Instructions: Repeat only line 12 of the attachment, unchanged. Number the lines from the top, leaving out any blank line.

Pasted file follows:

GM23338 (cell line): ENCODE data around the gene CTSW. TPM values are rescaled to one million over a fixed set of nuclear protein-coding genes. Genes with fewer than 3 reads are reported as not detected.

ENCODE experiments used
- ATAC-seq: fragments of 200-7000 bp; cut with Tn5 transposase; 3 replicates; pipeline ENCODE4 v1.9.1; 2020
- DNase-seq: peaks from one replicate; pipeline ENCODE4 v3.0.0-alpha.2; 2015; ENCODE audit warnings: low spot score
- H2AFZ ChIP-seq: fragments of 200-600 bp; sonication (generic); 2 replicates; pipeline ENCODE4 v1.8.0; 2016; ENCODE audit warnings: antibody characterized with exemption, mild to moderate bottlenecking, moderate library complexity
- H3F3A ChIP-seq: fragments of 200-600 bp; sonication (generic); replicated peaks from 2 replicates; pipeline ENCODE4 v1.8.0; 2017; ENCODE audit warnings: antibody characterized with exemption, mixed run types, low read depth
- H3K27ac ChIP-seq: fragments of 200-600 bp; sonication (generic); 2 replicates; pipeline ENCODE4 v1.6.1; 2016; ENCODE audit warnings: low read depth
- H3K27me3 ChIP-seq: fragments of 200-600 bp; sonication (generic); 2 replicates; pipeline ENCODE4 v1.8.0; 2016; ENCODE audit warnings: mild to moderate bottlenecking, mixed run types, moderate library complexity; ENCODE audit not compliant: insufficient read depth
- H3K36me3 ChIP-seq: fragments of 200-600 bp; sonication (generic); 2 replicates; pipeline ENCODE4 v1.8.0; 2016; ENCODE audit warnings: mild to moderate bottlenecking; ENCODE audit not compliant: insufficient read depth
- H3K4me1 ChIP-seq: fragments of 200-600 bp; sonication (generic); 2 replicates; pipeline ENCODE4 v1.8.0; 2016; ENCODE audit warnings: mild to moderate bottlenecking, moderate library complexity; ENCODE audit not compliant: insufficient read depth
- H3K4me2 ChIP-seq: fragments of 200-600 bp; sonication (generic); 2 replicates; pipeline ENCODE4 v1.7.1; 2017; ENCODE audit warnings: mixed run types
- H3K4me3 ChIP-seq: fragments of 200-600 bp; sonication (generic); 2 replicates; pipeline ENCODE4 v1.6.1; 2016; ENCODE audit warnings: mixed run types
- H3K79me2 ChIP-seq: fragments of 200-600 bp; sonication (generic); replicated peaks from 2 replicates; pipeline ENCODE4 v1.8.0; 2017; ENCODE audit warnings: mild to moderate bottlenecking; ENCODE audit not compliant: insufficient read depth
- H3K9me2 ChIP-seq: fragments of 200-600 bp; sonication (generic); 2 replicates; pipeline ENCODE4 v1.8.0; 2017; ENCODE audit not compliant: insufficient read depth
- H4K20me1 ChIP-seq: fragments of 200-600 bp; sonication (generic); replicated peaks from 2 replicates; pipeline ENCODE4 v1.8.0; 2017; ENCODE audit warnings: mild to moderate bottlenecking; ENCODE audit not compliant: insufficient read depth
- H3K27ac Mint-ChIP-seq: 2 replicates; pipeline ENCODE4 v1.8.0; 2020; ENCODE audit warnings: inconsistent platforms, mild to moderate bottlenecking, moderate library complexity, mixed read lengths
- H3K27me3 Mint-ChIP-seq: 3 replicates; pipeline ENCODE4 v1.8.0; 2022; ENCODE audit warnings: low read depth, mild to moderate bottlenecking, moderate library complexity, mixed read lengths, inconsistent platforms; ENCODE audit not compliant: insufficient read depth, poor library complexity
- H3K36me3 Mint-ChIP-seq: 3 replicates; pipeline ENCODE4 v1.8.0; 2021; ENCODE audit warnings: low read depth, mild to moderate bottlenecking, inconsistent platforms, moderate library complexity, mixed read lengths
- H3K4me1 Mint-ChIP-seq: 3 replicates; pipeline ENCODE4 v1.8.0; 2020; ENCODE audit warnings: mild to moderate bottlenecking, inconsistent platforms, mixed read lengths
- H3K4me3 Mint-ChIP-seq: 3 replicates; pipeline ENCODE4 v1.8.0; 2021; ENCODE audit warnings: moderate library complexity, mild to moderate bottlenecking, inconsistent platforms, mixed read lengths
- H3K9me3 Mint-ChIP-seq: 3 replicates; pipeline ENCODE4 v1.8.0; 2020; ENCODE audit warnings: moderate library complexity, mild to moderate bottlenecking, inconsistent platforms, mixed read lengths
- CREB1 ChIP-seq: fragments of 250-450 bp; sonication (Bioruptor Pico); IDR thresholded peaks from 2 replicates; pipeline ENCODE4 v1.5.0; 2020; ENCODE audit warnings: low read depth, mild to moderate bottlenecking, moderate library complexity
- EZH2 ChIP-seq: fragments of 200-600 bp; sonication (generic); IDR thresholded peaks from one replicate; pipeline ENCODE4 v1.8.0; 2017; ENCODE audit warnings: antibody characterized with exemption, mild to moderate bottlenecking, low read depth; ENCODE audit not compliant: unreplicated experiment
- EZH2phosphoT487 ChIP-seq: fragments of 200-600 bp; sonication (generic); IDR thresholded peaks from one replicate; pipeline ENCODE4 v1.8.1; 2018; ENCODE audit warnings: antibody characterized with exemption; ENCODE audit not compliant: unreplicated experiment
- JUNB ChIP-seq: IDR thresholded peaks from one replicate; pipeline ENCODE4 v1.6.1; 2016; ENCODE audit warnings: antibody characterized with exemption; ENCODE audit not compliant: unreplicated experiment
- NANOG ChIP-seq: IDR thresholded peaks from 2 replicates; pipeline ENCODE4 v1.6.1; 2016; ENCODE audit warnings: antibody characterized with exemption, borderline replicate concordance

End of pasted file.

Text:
- H3K4me3 ChIP-seq: fragments of 200-600 bp; sonication (generic); 2 replicates; pipeline ENCODE4 v1.6.1; 2016; ENCODE audit warnings: mixed run types